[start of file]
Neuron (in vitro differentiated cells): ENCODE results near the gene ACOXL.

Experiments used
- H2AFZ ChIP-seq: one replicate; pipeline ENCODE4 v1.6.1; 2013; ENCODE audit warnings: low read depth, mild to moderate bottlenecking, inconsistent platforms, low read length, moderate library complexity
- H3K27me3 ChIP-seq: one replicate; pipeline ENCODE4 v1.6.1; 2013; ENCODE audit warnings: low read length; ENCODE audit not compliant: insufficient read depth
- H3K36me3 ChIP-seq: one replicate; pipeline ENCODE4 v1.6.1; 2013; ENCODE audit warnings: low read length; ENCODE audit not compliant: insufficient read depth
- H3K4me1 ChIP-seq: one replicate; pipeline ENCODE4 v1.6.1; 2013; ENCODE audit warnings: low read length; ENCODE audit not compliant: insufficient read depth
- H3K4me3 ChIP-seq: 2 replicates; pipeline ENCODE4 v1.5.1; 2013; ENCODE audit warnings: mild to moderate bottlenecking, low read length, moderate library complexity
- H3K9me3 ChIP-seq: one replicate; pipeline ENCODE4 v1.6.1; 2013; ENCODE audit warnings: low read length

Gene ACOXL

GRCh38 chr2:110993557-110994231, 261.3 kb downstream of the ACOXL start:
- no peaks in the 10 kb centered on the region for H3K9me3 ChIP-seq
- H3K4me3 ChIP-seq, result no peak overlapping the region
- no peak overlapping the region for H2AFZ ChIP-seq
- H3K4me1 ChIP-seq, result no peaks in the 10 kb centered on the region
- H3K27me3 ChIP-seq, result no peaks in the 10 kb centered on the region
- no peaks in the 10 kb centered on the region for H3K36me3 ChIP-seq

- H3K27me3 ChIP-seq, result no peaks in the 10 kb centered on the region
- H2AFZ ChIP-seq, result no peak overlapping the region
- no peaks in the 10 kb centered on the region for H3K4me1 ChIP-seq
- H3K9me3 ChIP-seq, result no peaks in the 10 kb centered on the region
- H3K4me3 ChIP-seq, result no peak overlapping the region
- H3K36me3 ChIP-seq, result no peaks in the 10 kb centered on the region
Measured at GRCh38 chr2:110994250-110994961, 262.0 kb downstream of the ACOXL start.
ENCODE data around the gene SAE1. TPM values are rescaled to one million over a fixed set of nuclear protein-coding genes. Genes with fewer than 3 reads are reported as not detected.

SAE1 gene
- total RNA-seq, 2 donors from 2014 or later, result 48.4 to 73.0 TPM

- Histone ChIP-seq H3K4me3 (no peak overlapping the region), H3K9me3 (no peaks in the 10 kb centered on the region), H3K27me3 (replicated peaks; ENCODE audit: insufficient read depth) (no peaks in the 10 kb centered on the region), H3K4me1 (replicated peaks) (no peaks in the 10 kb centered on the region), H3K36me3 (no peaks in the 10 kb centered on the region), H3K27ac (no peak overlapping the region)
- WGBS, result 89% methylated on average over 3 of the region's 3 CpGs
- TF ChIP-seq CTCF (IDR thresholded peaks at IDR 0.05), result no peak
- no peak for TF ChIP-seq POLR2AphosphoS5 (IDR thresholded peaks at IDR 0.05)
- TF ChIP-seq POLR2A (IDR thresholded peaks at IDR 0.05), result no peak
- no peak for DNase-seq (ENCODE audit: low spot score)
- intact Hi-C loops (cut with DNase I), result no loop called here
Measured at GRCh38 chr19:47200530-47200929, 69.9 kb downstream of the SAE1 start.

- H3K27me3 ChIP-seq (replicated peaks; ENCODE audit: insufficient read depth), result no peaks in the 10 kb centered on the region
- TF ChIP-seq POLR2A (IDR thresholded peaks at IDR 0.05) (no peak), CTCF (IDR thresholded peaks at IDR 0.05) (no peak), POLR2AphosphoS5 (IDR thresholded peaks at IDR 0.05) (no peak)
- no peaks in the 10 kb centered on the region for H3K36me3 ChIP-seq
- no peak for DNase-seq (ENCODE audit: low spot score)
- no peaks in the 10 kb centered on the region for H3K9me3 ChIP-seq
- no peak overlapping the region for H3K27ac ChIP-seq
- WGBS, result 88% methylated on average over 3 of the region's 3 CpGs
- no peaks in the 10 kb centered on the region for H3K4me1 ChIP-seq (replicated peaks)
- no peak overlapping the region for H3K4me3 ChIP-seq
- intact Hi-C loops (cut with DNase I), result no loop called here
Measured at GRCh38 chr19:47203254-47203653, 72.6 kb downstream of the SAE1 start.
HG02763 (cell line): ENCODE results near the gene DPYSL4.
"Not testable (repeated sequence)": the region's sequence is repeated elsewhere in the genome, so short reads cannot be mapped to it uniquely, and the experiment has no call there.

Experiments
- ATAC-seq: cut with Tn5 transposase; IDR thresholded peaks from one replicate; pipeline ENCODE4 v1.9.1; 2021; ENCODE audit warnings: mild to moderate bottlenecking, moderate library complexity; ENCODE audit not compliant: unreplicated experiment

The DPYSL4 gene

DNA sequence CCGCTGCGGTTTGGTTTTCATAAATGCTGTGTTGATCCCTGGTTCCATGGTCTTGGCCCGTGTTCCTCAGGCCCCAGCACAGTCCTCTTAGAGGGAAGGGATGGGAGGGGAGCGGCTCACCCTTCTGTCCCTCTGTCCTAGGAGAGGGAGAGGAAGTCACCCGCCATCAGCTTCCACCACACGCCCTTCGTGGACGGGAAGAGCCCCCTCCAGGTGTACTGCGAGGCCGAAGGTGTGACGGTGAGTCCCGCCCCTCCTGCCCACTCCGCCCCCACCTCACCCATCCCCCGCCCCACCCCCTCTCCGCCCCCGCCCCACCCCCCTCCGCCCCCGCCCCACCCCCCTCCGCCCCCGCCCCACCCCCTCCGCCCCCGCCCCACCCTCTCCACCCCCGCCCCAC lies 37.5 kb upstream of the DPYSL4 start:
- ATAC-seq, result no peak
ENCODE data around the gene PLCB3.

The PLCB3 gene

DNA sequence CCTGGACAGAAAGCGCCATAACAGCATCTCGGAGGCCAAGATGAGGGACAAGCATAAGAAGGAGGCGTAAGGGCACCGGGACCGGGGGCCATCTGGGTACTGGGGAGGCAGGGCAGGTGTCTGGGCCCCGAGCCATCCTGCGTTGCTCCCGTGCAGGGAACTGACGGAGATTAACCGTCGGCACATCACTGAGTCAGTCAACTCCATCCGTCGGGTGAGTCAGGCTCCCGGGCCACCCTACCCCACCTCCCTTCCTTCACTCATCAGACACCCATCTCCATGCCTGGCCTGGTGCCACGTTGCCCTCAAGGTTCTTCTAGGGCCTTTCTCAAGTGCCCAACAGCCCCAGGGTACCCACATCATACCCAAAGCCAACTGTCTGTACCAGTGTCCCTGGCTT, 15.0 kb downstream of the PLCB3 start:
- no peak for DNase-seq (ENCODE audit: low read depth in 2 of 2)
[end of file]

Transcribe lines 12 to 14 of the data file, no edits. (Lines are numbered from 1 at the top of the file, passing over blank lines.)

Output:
- H3K4me3 ChIP-seq, result no peak overlapping the region
- no peak overlapping the region for H2AFZ ChIP-seq
- H3K4me1 ChIP-seq, result no peaks in the 10 kb centered on the region